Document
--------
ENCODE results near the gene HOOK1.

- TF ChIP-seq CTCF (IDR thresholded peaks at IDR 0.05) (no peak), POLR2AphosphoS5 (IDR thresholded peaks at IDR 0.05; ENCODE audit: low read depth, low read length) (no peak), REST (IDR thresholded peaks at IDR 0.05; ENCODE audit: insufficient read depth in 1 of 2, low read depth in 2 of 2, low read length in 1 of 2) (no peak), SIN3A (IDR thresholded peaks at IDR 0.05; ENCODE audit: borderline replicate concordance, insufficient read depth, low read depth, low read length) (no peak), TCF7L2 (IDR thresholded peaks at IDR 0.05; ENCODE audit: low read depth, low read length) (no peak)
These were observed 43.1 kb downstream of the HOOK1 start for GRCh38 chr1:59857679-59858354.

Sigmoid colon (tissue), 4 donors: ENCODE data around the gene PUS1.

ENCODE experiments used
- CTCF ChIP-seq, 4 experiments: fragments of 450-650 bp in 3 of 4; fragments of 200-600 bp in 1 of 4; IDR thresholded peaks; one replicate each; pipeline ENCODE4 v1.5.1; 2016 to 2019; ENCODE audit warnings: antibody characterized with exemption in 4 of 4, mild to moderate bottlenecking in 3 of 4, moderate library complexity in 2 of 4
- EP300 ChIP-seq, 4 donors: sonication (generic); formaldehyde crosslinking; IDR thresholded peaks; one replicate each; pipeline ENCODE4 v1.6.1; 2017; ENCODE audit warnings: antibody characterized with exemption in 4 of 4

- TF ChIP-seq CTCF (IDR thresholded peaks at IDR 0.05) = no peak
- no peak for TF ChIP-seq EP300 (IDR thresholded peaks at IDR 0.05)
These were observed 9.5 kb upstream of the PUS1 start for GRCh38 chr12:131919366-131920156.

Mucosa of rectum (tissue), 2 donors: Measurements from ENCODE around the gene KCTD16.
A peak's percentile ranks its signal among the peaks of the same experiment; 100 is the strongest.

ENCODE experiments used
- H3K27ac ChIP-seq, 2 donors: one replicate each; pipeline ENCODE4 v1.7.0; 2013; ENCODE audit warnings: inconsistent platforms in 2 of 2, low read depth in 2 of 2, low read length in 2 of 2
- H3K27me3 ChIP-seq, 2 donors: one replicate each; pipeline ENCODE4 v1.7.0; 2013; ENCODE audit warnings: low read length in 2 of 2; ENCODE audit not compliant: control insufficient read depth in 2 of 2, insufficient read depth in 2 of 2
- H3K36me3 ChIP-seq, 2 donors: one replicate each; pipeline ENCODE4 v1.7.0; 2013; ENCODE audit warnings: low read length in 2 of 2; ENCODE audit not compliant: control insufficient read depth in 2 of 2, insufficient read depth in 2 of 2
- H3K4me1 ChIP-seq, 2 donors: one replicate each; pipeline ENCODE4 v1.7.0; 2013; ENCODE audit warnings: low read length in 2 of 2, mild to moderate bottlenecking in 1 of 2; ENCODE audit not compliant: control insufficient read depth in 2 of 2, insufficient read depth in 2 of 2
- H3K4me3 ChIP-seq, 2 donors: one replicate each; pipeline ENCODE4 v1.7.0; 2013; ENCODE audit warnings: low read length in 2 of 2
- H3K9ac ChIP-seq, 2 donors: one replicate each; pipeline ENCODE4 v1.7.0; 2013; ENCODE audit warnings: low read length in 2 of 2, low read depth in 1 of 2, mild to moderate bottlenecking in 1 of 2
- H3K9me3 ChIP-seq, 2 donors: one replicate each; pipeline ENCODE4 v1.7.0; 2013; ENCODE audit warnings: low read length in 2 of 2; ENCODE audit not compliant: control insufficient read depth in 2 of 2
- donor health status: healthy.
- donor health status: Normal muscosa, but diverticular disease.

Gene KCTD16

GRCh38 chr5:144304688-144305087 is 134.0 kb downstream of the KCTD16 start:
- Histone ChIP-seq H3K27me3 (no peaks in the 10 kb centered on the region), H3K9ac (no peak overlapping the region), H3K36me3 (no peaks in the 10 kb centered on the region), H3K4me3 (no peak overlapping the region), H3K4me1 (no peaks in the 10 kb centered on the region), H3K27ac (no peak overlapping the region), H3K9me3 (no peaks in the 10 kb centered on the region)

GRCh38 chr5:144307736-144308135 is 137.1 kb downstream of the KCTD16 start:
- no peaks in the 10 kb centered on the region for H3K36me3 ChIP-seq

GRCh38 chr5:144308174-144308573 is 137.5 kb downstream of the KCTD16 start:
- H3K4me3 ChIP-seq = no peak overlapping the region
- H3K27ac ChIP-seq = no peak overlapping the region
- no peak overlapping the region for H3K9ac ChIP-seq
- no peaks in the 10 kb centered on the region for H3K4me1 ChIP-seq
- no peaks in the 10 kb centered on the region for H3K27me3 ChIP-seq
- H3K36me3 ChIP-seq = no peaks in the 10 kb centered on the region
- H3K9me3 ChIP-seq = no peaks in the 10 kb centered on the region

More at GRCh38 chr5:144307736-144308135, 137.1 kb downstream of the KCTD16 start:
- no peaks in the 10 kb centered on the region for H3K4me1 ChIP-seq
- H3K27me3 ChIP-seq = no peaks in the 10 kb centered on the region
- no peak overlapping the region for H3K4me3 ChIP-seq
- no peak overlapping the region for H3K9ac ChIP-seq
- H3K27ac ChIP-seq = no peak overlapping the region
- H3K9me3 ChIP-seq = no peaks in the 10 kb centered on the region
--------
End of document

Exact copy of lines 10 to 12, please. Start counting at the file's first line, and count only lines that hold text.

These were observed 9.5 kb upstream of the PUS1 start for GRCh38 chr12:131919366-131920156.

Mucosa of rectum (tissue), 2 donors: Measurements from ENCODE around the gene KCTD16.
A peak's percentile ranks its signal among the peaks of the same experiment; 100 is the strongest.